Great. Now parents are being judged for their kids' haircuts.

Some parents do horrible things to their kids – acts of cruelty that are deserving of criticism and derision from others.

Giving a child a gender-bending hairstyle isn’t one of them. But if you checked out Rachel Zoe’s latest Instagram posts, you’d be forgiven for thinking that was the parenting equivalent of a war crime.

When the celebrity stylist posted this photo of her 2-year-old son Skylar, many commenters praised his gorgeous chin-length curls. Others were less forgiving of his haircut (well, lack thereof).

“Omfg are you nuts?! Cut your kids hair,” one follower insightfully remarked. “STOP MAKING YOUR BOY LOOK LIKE A GIRL,” cried another. On a previous photo of Skylar, one man went so far as to tell Zoe, “You’re a terrible mom. Do you know how hard youre f***ing him over?”

I must say, good on these users for airing their concerns about the length of this poor child’s hair – after all, it has such a profound impact on their day-to-day lives.

Oh, that’s right. It actually doesn’t. What a parent chooses to do with their kid’s hair affects that child – and nobody else, regardless of how masculine or feminine – or mullet-like – it is.

Rachel Zoe isn’t the first celebrity mum to feel the wrath of strangers for how she styles her son. Angelina Jolie has racked up her fair share of ‘bad mum’ points for allowing her daughter Shiloh to dress and act like a boy – even though that’s precisely what Shiloh wants to do.

In 2012, Star magazine proclaimed Shiloh had “no boundaries”, an obsession with collecting dead spiders and a penchant for violence, viewing her bloodied knees as a “medal of honour”. Well, that’s it – Shiloh’s life can only go downhill from here. The magazine even consulted a child psychologist, who prescribed that “only having boy haircuts” was indicative of a gender-identity problem.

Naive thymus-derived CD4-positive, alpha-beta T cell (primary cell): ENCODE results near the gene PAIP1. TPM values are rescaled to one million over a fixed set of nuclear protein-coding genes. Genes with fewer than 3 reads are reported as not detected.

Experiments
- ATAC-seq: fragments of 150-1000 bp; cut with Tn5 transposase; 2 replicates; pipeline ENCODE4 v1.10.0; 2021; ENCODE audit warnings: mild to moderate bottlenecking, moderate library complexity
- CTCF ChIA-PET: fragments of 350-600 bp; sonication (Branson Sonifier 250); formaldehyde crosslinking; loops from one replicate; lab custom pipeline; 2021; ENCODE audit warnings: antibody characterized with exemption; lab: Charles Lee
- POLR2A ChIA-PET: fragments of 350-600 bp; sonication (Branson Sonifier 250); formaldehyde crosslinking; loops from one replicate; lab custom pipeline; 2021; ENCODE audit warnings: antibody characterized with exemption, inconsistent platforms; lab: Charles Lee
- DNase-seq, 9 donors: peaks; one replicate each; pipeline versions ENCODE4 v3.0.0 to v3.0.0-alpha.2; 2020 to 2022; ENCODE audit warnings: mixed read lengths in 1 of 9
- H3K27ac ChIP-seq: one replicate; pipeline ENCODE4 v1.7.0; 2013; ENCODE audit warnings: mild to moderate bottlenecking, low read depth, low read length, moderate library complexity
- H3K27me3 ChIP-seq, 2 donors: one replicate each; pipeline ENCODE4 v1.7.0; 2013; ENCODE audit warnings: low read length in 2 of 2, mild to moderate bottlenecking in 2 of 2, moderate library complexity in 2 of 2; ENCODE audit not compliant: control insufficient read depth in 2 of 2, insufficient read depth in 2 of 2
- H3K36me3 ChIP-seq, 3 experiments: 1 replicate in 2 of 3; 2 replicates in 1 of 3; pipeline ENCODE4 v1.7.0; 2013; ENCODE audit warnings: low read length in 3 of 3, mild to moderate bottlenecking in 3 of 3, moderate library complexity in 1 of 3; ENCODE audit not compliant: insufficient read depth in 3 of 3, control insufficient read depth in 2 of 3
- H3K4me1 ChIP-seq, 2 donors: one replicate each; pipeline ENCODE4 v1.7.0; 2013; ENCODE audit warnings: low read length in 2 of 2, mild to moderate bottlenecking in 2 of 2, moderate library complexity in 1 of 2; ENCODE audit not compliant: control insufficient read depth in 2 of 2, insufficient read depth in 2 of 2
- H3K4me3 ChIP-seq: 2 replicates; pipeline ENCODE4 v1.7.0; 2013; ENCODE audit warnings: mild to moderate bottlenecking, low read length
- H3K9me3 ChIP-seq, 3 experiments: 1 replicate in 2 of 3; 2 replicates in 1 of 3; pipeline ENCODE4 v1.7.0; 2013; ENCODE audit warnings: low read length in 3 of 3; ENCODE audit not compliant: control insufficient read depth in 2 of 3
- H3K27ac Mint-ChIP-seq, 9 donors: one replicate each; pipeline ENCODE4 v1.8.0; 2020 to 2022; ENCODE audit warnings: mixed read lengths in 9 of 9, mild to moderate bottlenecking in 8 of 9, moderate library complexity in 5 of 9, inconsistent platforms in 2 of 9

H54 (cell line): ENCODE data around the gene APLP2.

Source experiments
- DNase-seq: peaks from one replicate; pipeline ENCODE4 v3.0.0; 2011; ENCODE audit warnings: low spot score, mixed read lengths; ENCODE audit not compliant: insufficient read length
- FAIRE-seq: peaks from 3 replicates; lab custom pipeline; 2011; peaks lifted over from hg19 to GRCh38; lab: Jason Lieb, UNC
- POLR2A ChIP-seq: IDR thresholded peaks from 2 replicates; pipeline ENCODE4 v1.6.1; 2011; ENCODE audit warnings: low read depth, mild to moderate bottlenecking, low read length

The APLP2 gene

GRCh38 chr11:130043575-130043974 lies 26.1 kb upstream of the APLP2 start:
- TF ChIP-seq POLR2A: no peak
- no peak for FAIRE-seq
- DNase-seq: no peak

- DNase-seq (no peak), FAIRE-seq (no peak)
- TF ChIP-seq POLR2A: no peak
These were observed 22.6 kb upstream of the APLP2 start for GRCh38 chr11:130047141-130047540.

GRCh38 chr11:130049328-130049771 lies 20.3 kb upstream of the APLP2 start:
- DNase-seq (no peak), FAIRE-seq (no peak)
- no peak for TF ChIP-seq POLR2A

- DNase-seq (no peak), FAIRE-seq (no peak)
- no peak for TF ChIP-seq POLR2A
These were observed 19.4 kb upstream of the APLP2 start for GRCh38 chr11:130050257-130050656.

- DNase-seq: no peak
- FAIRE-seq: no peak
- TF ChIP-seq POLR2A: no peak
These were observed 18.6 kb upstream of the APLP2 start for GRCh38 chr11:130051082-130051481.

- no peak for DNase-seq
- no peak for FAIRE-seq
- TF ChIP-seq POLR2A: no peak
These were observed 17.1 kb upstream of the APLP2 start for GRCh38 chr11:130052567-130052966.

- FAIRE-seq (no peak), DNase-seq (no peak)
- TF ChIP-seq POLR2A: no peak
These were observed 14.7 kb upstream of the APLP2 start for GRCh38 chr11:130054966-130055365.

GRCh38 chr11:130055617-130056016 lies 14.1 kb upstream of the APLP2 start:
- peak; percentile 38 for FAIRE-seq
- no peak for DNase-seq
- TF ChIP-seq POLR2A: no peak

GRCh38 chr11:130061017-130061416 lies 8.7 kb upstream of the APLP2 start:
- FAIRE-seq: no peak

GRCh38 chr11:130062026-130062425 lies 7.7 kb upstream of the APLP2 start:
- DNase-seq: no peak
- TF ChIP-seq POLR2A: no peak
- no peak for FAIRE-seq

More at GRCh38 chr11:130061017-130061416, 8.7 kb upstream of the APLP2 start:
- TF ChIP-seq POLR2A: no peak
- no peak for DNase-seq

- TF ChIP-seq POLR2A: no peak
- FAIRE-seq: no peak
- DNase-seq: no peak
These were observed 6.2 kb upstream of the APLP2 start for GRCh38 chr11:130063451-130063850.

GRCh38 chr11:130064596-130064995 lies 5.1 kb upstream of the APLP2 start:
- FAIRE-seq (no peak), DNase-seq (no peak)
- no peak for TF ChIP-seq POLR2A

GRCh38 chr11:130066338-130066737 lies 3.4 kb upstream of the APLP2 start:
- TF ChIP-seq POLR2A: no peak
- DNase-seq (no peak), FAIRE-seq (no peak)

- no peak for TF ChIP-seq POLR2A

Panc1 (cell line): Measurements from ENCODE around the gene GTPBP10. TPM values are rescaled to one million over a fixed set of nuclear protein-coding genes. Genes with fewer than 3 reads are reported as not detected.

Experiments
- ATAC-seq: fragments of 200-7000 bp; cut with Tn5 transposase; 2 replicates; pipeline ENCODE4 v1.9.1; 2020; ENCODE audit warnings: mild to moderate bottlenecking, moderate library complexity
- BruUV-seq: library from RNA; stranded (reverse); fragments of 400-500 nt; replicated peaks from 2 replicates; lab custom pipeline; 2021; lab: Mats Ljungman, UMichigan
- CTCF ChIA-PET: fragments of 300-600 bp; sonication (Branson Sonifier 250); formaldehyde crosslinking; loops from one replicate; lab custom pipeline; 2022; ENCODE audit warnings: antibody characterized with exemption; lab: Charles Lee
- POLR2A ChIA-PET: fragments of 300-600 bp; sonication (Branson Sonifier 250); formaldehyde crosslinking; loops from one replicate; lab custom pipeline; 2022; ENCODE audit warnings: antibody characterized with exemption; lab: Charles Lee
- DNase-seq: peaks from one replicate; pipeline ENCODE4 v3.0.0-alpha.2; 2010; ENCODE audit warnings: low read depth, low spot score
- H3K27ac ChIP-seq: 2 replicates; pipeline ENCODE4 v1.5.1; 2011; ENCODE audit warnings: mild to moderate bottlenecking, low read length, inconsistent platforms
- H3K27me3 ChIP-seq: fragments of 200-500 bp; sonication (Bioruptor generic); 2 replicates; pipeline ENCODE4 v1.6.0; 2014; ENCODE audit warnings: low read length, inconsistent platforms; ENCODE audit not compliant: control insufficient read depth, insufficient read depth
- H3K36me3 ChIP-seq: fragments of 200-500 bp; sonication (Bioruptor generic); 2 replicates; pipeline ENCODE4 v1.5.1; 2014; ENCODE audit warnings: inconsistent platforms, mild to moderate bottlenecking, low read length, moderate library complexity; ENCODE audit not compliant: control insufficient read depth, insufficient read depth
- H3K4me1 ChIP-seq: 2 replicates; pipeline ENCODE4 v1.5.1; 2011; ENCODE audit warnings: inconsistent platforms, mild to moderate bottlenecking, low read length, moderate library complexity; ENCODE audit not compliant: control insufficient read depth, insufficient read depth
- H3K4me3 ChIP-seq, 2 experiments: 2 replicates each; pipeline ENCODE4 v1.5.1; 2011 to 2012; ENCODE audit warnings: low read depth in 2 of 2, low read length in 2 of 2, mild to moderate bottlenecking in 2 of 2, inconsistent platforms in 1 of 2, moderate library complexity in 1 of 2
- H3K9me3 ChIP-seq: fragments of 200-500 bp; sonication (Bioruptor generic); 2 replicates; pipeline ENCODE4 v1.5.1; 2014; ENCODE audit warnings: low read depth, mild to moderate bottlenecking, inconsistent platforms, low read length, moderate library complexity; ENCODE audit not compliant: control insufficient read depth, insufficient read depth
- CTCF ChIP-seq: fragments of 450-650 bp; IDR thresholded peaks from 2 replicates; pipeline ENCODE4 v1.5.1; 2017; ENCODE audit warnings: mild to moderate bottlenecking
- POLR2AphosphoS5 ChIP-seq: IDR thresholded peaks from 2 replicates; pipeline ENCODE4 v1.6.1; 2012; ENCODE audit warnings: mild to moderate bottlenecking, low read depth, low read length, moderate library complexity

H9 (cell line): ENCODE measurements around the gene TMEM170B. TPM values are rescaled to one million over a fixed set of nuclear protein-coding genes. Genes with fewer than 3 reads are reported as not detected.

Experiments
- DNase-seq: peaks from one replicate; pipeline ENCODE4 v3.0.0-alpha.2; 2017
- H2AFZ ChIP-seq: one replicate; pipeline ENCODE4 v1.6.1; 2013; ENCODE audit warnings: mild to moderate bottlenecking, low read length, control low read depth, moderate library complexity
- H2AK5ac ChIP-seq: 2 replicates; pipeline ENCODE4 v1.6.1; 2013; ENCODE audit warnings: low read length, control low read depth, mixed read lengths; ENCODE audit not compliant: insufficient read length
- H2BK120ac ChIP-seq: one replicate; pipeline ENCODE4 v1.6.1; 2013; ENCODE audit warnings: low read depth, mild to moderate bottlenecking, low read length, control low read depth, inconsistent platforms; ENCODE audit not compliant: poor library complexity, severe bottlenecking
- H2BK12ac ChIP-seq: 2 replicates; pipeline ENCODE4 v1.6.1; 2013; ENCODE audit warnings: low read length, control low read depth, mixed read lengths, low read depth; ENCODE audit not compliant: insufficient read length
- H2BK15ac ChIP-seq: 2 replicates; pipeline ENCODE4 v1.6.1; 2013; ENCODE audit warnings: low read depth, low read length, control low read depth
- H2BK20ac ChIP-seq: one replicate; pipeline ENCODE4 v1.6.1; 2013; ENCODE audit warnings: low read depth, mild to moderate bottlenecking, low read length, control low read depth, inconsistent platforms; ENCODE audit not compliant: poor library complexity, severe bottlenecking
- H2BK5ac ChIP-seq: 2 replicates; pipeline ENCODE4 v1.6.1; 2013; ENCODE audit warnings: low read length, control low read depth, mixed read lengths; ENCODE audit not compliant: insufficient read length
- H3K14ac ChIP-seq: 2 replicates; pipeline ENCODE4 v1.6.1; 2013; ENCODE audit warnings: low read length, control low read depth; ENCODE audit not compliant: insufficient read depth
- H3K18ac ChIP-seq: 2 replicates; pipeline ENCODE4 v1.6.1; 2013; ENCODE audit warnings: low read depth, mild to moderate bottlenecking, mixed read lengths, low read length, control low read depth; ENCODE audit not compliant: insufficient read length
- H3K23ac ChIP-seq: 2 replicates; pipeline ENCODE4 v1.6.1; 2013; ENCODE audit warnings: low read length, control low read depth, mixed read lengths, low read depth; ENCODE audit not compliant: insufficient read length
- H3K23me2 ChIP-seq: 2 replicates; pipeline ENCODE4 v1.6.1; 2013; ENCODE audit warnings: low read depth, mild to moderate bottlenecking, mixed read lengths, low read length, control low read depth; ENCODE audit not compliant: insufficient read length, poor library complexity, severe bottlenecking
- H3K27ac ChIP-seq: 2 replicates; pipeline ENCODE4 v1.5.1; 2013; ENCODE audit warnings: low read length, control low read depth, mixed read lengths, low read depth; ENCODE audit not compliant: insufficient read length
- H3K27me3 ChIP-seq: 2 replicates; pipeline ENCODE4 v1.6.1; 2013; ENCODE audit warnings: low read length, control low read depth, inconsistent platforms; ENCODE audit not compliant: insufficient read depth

Really? Can’t Shiloh just have a preference for short hair and dead spiders without it being a indictment on her ‘gender identity’? Surely kids can just develop their own aesthetic tastes and interests without having to be concerned about whether they fit the mould of “boy” and “girl” – and parents should encourage this. Little Skylar might demand a haircut when he gets a bit older. Shiloh might do a 180 on her tomboy ways. Or they might keep their style as it is. And…?

Giving kids a haircut that doesn’t resemble typical gender stereotypes is not going to ‘mess them up’. I can confidently say this because I was just like Shiloh Jolie-Pitt as a kid – minus the morbid spider fascination.

For years I insisted on super short haircuts, and my parents were happy for me to have them – come to think of it, my mum was probably high-fiving herself because she didn’t have to braid my hair for school. My short crop, teamed with my brother’s hand-me-downs, meant I was occasionally mistaken for a boy. And it didn’t bother me in the slightest.

Now? I’m all long hair and dresses. Go figure.

Maybe the hairstyles Rachel Zoe and Angelina Jolie allow their kids to have aren’t to your taste. But that doesn’t mean they’re doing it wrong.

What do you think? Would you let your son have long hair, or give your daughter tomboyish haircuts? Does it bother you if others do it?